Update, 2:50 p.m.: The Library Foundation of Los Angeles gave a major boost to the Measure L campaign, contributing $200,000 to get the ballot measure passed. Read more after jump.
Last summer, Los Angeles Mayor Antonio Villaraigosa and the L.A. City Council took the extraordinary step of closing the city's entire public library system two days a week -- the only major city in the United States to do such a thing in recent years.
The result, according to Teri Markson, a children's librarian at L.A.'s Fairfax Branch, has not been pretty.
"What we've gone through the past year has been incredibly painful," says Markson, a 15-year Los Angeles Public Library veteran, "because we can't do what we've previously been able to do."
Due to drastically reduced library hours and staff, which were caused by severe, City Hall-approved budget cuts, Markson says her outreach work to local schools has been diminished, it's very difficult to arrange student field trips to the Fairfax Branch, and the library is now closed on Mondays -- a crucial day that starts off a student's academic week.
"The library is where (kids) type up their homework," says Markson, noting that many students from low- to middle-income families don't own a computer and printer and go to a library to use those things.
It's a shocking situation, in which politicians have quickly turned one of the largest and most respected library systems in the country into an institution that's now less kid-friendly, less student-friendly, and less family-friendly.
L.A. Weekly, in fact, uncovered these embarrassing truths in the widely-read feature story "City of Airheads," which outraged many L.A. residents.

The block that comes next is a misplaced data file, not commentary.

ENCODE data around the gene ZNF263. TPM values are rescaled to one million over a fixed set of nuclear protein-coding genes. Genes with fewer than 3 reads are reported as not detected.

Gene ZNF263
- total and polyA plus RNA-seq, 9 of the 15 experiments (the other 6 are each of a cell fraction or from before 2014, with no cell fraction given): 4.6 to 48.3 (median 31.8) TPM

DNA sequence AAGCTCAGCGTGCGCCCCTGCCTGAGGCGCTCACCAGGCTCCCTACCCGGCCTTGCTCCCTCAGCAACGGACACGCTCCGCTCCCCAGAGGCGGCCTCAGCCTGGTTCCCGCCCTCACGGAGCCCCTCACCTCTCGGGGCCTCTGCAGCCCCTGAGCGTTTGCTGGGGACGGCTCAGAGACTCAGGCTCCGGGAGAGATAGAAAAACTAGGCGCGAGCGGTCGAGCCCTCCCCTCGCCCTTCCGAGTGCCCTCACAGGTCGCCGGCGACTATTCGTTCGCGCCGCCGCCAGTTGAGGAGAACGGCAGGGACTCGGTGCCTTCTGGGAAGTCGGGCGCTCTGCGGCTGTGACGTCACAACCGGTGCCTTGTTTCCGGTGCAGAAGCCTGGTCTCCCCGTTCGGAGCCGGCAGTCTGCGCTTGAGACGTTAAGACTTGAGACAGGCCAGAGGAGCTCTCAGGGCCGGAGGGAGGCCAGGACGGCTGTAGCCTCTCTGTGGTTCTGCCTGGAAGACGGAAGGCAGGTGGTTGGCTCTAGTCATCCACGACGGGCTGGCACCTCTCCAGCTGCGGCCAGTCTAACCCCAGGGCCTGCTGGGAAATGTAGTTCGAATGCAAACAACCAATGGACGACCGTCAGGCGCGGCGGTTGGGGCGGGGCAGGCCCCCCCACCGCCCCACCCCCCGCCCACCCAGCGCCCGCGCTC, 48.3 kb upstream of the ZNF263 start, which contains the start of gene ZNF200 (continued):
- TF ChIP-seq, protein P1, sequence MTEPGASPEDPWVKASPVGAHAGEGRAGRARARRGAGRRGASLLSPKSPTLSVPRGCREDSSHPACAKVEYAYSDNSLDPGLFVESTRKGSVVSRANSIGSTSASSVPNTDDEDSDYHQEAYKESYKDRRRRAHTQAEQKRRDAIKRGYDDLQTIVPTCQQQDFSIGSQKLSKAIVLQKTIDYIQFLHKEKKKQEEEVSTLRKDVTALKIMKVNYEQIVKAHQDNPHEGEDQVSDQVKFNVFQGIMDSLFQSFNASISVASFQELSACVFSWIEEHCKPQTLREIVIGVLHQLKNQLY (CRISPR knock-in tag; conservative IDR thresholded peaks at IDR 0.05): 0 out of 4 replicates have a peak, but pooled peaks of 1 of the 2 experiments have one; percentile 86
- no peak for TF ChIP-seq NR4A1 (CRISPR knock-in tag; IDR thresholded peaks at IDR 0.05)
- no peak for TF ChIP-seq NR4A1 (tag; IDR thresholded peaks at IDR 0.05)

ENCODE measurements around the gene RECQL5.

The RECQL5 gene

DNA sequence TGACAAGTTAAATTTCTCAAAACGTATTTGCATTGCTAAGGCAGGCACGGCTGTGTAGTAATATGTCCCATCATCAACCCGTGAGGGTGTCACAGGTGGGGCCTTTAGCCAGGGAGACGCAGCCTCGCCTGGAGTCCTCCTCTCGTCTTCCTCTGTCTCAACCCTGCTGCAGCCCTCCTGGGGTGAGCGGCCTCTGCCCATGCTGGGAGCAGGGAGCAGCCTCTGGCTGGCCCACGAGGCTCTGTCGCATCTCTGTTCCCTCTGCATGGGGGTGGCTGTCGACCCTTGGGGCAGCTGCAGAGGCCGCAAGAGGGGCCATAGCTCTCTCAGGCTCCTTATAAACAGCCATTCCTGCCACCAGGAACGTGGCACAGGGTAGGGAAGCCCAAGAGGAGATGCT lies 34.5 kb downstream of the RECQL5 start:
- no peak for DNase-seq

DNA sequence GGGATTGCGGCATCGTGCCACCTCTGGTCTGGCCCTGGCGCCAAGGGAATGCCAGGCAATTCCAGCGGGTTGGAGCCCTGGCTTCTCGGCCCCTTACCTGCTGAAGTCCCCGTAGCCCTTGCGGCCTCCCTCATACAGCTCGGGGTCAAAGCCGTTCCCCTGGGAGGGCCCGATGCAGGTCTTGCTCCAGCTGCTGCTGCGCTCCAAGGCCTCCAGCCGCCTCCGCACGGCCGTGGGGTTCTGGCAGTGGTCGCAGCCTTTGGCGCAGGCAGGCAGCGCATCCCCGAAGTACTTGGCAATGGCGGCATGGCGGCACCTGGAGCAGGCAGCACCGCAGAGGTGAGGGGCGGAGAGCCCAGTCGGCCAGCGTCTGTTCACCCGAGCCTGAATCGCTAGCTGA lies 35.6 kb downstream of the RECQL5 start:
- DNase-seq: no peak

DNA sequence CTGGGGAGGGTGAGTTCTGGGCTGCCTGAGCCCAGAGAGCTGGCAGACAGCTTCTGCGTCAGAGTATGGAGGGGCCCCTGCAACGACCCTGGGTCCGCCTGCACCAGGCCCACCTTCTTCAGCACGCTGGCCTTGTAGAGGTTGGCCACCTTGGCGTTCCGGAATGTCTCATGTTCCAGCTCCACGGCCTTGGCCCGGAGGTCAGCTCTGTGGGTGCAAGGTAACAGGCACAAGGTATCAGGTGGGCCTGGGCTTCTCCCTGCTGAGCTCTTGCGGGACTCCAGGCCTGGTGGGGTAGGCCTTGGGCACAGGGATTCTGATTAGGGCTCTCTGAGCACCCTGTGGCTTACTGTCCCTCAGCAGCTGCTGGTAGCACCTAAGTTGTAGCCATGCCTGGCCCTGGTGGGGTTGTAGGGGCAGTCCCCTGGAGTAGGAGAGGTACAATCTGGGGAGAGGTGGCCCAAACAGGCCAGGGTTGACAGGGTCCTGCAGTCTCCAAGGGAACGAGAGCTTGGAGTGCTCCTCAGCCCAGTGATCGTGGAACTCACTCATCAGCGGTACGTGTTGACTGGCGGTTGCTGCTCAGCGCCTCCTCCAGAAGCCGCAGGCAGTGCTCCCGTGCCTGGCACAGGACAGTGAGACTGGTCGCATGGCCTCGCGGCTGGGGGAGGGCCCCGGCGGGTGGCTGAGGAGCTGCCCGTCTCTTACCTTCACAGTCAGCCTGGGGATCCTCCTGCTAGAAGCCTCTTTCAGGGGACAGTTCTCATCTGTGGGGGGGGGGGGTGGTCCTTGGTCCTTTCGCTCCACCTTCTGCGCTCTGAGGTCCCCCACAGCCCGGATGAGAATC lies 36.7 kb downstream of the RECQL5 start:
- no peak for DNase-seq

But Measure L, an initiative authored by L.A. City Councilman Bernard Parks, seeks to help those kids and families by better funding L.A.'s public libraries.
The ballot measure will not increase taxes, but dedicates a slightly larger slice of existing money in the city's general fund to the library system.
Measure L has been endorsed by Valley Industry and Commerce Association, AFL-CIO's Los Angeles County Federation of Labor, the Los Angeles NAACP, the PEN Center USA,
former Mayor of Los Angeles Richard Riordan, and many other politicians, labor unions, and civic groups.
The Los Angeles Times and Los Angeles Daily News oppose the measure, throwing out an argument that essentially says the increased monies for libraries could take away funding from the police and fire departments.
The L.A. Times and Daily News don't consider the fact that Villaraigosa and the City Council have plenty of opportunities to avoid such a situation by cutting still-existing fat from the city's budget.
If voters don't approve Measure L on March 8, things may only get worse at Los Angeles's once highly-regarded library system.
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"There's a real concern about what cuts may come if the measure doesn't pass," says Markson.
Update: Library Foundation Chairman Jeff Brown says about a recent $200,000 contribution to the Measure L campaign: "We have to save our neighborhood libraries. If we are going to succeed, I need every individual and organization that cares about our civic life to join us by sending a donation and getting involved."
He adds, "If Measure L does not pass, an already injured library system will be further decimated and Angelenos will see more closures and reduced hours."
Contact Patrick Range McDonald at firstname.lastname@example.org.